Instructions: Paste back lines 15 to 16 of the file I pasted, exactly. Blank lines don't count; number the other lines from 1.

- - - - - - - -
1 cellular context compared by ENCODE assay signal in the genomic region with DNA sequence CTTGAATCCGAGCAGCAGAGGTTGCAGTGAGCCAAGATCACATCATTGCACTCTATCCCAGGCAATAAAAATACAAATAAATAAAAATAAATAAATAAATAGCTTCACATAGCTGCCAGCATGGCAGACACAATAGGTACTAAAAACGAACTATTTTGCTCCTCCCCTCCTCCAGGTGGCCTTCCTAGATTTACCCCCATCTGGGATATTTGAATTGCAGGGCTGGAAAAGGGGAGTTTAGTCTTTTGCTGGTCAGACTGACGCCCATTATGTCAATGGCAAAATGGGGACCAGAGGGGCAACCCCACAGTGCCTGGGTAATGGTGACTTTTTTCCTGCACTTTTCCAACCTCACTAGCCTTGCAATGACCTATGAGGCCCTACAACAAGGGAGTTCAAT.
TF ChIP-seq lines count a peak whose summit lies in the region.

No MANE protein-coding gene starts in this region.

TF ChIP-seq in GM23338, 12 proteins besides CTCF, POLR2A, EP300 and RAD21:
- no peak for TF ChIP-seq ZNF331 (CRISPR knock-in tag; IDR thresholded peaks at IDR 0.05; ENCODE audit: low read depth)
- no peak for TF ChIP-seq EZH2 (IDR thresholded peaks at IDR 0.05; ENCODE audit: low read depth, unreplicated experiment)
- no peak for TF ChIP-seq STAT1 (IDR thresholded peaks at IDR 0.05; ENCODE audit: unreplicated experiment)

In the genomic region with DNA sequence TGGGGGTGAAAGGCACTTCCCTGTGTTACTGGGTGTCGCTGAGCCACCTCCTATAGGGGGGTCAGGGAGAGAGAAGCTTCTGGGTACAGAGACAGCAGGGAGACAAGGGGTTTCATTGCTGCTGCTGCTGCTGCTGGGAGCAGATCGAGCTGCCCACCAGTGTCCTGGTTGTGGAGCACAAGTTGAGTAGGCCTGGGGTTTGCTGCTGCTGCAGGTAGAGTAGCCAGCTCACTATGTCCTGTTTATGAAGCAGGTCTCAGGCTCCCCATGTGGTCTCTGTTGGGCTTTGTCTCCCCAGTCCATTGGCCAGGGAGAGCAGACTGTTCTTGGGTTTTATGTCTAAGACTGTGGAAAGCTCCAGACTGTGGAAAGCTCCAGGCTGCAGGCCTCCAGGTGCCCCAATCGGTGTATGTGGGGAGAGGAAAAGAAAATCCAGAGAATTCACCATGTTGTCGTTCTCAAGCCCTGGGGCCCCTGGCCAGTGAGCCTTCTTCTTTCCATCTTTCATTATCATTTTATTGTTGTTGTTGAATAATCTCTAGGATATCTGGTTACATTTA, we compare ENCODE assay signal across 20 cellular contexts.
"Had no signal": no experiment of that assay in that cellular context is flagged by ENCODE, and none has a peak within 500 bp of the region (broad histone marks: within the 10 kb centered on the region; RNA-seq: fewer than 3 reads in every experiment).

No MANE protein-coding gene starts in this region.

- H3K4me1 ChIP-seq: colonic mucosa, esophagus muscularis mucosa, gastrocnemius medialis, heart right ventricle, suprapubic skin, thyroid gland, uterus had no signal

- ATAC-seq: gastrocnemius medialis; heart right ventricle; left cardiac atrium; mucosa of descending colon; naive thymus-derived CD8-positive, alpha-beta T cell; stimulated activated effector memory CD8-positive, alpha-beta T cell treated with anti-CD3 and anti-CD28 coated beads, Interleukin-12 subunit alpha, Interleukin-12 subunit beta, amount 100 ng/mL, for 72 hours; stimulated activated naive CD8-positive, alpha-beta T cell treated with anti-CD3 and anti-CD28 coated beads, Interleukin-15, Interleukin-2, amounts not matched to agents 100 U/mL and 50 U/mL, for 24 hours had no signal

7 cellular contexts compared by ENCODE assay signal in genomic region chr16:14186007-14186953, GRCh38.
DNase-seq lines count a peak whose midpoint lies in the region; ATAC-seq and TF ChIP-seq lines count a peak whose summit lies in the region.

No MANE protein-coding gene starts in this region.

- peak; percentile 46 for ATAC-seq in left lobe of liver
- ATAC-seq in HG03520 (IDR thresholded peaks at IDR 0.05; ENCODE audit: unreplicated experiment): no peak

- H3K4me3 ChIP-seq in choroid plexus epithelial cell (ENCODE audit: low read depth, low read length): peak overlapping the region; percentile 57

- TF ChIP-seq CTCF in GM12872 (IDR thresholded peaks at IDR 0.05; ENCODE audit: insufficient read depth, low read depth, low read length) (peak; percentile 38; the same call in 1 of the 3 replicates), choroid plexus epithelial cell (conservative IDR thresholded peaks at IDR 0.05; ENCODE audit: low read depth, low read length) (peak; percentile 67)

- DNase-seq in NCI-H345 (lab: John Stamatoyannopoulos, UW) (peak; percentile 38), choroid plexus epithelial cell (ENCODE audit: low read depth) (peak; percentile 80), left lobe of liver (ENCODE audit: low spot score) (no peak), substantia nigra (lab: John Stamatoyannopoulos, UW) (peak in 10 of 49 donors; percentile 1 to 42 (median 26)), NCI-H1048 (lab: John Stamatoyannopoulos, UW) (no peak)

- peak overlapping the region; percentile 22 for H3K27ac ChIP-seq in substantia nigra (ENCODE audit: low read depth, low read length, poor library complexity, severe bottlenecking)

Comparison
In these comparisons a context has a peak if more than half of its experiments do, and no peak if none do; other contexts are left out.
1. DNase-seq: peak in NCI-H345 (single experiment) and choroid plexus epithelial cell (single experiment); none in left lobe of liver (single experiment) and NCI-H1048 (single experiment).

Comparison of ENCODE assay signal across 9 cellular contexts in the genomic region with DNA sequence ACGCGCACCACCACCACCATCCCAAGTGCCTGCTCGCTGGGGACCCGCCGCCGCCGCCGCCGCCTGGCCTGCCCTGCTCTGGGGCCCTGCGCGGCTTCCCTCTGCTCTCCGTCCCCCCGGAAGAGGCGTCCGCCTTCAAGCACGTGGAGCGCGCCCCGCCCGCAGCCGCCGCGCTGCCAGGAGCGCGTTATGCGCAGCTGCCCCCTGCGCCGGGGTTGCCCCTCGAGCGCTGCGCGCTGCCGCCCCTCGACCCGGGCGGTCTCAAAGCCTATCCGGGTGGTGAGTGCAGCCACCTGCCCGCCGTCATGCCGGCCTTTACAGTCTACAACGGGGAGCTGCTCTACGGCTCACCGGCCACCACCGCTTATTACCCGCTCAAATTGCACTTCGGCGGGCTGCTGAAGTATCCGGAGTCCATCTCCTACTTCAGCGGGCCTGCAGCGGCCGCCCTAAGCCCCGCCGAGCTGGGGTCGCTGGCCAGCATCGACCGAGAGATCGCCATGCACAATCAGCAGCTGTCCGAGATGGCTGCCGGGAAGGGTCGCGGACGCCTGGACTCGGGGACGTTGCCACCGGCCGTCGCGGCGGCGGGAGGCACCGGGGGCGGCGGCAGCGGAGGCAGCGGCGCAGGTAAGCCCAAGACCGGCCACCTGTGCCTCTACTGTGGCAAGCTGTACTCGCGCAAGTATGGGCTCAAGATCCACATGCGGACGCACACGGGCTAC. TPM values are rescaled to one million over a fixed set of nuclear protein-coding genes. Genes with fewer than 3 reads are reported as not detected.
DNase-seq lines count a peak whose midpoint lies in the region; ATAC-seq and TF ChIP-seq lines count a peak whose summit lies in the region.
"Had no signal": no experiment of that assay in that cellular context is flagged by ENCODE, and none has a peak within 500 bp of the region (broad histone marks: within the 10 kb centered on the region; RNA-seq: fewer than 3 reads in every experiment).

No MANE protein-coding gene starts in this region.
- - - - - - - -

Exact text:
No MANE protein-coding gene starts in this region.

- peak; percentile 46 for ATAC-seq in left lobe of liver